Now this is a surprise. Did you know that men are allegedly prevented -- no, obstructed -- from women's occupations?
According to a new study, "job applications from men are discouraged when they apply for work in female-dominated occupations. Reaching the interview stage was most difficult for men applying for jobs as cleaners," newswise.com reports.
I was a little shocked at this, as I don't know too many men -- certainly, in this household -- who would choose to clean, even if for money! The results are part of a study by researchers from Linköping University and the University of California, Irvine, recently published in the scientific journal PLOS One.
"We see that there are obstructions to men entering certain parts of the labor market. In the application process, we don't see any discrimination against women who want to get into male-dominated occupations. But we find considerable discrimination against men in female-dominated occupations", the web site quotes Mark Granberg, doctoral student in economics at Linköping University.
Now, if you've been in business as a female for even just these last 10 years --at least, for me -- this is more true of women than men. I go back a little more than 10 years in the business world and at that time, women were openly discouraged from applying for certain jobs. An airline pilot? Forget about it. A CEO of a Fortune 500 company? In your dreams. A female surgeon for your heart transplant? Thanks, I'll go somewhere else.
Yet, this is all happening today. Even though the study was done in Sweden, it's likely the same thing is happening here.
So why is this new wrinkle coming to light?
According to newswise, the researchers were canny. They submitted approximately 3,200 fictitious applications to employers around Sweden. For every application the researchers noted whether the fictitious applicant received a response and if so, what the response was.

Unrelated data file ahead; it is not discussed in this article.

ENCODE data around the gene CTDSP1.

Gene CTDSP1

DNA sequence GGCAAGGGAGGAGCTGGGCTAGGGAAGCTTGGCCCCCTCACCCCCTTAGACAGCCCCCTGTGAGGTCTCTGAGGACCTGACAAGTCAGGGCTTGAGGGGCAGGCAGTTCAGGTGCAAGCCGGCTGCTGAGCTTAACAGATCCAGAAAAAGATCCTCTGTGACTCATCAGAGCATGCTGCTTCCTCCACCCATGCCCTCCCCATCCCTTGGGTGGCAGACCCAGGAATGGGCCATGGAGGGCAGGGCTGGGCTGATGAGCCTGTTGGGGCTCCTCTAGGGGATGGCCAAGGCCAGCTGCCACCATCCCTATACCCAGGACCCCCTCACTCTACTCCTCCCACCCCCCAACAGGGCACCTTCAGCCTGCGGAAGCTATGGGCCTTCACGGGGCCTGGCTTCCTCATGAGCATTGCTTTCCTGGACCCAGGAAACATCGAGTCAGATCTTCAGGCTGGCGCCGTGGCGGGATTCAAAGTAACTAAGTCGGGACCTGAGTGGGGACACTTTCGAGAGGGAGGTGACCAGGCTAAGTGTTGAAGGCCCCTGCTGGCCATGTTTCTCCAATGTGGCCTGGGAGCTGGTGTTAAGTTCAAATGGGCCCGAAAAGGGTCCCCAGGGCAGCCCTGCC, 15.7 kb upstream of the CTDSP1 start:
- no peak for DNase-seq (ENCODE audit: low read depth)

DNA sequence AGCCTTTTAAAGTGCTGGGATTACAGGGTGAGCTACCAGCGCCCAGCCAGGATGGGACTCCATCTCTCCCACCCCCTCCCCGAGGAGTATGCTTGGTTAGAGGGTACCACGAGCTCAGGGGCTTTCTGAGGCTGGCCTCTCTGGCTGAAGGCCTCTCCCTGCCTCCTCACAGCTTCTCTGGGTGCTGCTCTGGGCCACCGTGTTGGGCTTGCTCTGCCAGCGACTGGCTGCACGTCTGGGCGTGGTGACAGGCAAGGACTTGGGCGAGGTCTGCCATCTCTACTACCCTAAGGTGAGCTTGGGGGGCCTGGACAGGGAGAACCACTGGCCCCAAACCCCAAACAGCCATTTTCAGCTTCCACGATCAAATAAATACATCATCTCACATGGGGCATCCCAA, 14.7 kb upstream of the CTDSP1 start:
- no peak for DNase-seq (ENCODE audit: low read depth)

"The female-dominated occupations where discrimination against men was observed include nursing, childcare and preschool teaching - and the most disparate treatment was found in applications to house cleaning jobs," newswise explains. However, in male-dominated occupations such as auto mechanics, truck drivers, IT developers and warehouse workers, the researchers saw no discrimination against women.
Of course, you're saying. Most men don't want to be nurses or help with child care or do pre-school teaching. But the most interesting part of the survey was that, while it acknowledged that women are disadvantaged in the labor market in terms of salary and promotions, the follow-up question is, what happens along the way? Unfortunately, the study did not look at this.
So I hate to say it but the old truth seems the new truth. The jobs most men don't want they're not likely to get. So who's the loser here?